Trauma is epidemic in our day and time as we are now globally connected through technology. A 24-hour cable news cycle inundates us with disasters of every type. People suffer accidents, human-made and natural. Neighbors and family members treat each other outrageously. Tragedy seems to strike randomly and, too often, in everyday places.
Do you know survival, grief and the process of recovery all too well having been impacted directly or indirectly by trauma?
If so, how are you now? Have you been able to reconstruct the confusion of your life and identify what a traumatic experience forces you redefine?
No matter what, trauma changes you. Traumatic events profoundly impact our sense of safety. They have the devastating effects of a hurricane in our psyche. But what makes it possible to grow positively from such an experience rather than drown in it?
Researchers call such a capacity for resilience and transformation post-traumatic growth (PTG).
In essence, researchers suggest that the worst days of life after a traumatic event do not need to become a permanent reality, but they will be if left unprocessed. Research indicates that we can transform in a meaningful and beautiful way after a traumatic event becomes digested with the help of a skilled therapist. I have witnessed such miracles in my practice.
Let’s explore how PTG can transform your traumatized mind and inspire you to live well.
So, what is PTG exactly?
Richard Tedeschi, Ph.D. and Lawrence Calhoun, Ph.D. coined the term, “post-traumatic growth” in the mid-1990s. Over time, the concept came to embody ideas of growth, development, and resilience as a potential outcome of one or more traumatic experiences.
Generally, post-traumatic growth stems from actively attempting to deal with trauma. As you think about it, process it, and make as much sense of it as possible, your natural emotion-focused way of coping is engaged. You start to see your experience as meaningful. Rather than feeling defeated by the experience, you feel empowered.
Your mind begins a positive and powerful transformation.
Give in or Carry On? Why Mindset Matters
So how does this happens in your mind? When things go drastically wrong what inspires the desire to survive and thrive?
Dr. Judith Herman of Harvard University, a trauma expert, believes that recovery and PTG come through the active restoration of choice and personal power. Then, opting for comforting, supportive relationships help nurture a sense of safety in which awareness and grief can be explored. Finally, these good experiences allow for productive engagement in everyday life and a hopeful desire to move forward and positively contribute to the world.
In other words, PTG is the ability to accept what is, the mental resilience to move forward with lessons learned, and the ability to seek out and recognize healthier relationships as well. You’re not anxiously ignoring your feelings, avoiding memories, or withdrawing from your future when PTG occurs. How many times have we seen a man or woman claim that their accomplishments and compassion stem from an abusive childhood, sexual assault, or losses incurred from a hurricane or tornado? The ability to acknowledge their pasts and see them as purposeful direction allows them to carry on.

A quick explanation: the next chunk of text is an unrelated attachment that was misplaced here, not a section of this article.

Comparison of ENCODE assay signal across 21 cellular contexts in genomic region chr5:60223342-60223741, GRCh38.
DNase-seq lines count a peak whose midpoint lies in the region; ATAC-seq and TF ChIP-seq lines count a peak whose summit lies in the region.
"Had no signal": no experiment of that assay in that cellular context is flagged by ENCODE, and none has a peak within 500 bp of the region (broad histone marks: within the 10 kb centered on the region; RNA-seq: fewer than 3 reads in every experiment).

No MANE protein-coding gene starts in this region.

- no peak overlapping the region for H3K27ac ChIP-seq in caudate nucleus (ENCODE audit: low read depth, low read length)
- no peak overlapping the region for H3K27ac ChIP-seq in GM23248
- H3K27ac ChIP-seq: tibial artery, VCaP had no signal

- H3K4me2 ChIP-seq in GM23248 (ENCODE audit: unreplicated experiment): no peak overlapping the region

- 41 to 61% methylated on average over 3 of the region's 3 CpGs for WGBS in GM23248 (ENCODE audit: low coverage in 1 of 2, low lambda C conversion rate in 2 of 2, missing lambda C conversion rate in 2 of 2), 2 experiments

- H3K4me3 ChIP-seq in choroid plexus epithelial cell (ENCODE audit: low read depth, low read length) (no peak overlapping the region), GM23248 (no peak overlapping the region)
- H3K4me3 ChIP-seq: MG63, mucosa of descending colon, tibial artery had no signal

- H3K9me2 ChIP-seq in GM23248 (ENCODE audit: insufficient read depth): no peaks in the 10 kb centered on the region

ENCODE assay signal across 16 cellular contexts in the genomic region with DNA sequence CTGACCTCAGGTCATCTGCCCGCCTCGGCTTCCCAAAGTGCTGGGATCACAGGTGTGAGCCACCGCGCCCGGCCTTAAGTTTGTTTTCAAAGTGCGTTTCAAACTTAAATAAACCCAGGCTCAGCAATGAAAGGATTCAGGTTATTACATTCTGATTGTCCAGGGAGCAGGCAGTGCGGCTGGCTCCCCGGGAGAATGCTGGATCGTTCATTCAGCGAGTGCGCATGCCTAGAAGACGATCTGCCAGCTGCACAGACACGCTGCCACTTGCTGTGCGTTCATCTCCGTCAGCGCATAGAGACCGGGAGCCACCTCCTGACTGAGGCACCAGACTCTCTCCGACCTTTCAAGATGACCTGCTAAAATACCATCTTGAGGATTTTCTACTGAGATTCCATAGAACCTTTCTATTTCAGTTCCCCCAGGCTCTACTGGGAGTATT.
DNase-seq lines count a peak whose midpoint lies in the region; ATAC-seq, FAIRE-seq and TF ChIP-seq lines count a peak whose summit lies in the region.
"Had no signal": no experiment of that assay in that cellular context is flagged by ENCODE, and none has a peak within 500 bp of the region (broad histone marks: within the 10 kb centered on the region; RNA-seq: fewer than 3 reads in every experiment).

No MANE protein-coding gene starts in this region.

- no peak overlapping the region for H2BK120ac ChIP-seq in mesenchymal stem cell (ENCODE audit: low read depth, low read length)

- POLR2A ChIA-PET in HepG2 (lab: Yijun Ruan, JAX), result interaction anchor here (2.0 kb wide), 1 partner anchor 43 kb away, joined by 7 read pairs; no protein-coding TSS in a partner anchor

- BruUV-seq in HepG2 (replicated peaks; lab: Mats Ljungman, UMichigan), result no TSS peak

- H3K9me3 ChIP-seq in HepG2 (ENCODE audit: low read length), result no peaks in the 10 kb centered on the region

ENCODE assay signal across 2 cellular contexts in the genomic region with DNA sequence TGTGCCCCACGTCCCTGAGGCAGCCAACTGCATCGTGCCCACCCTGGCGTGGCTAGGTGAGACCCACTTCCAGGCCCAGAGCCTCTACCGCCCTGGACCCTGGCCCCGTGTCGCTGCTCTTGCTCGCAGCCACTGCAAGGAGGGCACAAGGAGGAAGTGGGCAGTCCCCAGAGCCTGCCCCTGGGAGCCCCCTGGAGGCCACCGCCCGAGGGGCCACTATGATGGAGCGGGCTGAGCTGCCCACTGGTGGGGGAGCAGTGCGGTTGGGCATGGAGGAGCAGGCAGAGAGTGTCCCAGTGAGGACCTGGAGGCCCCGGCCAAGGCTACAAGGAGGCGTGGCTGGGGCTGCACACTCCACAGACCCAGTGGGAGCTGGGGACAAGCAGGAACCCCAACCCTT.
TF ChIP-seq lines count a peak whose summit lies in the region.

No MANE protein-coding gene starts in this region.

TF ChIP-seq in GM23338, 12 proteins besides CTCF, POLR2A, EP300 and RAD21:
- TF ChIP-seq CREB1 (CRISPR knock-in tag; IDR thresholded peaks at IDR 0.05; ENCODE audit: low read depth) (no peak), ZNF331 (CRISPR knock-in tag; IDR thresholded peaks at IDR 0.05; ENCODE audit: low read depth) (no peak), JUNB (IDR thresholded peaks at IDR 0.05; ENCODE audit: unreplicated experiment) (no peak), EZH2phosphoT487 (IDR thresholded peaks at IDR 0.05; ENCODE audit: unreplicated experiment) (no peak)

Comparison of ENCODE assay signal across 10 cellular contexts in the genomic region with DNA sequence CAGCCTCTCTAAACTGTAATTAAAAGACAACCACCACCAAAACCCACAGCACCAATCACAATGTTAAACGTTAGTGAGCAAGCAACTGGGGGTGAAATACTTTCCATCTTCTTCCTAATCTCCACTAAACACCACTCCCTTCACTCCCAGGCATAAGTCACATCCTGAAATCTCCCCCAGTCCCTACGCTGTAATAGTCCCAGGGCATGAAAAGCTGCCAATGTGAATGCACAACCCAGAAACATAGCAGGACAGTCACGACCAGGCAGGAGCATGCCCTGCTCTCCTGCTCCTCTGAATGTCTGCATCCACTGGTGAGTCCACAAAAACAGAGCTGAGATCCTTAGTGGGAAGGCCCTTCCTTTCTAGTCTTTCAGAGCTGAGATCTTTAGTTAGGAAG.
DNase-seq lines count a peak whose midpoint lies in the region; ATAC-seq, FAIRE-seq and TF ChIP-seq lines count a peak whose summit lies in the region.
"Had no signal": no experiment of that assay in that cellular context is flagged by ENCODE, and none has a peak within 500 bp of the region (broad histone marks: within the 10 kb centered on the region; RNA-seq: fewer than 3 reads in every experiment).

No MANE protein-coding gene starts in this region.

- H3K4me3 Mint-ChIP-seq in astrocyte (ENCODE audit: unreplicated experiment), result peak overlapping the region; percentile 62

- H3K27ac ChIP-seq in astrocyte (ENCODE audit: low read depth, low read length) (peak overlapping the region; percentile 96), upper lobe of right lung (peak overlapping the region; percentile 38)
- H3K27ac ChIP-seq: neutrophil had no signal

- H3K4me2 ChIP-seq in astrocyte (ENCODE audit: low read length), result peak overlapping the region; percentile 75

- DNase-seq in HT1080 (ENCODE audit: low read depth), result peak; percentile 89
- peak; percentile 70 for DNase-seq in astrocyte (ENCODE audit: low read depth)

If you close your mind to hope and help from others, growth is hard to fashion. The mental changes and sense of wellbeing people who experience PTG embrace are often referred to as blessings, life-lessons, wisdom, and transformative. PTG results when you let your experience shape a more open, willing, generous frame of mind.
Transformation through Post-traumatic Growth Happens in 5 Key Ways
According to experts, experiencing positive change as a result of and through your trauma generally occurs in the following five critical ways as you process your trauma:
1. You develop a sense of life’s potential. Possibilities and fresh starts seem to evolve from your struggles.
2. Your relationships with people are changed. You seek connection and closeness to certain people. An affinity and bond with other trauma sufferers may materialize.
3. You notice a rise in personal strength, resilience and the capacity to cope with uncertainty.
4. A general appreciation for life.
5. An increased interest in exploring your spirituality and sense of meaning in life. You may find that your belief systems deepen or shift significantly.
PTG and Professional Support
In essence, the growth you experience following some of your darkest days may be the stuff of a motivational speech, the genesis of a charity foundation, or an inspirational blog of your own. If so, fantastic! Keep thriving!
However, the ability to accept life’s hard hits, heal, and move forward doesn’t always come naturally or easily. To grow the way you want to may take guidance and support from a professional. There’s no shame in that. Please don’t wait to reach out.
Consider contacting me soon. Let’s work together to ensure your perspective on life, and those you share it with, blossom into the growth for which you long.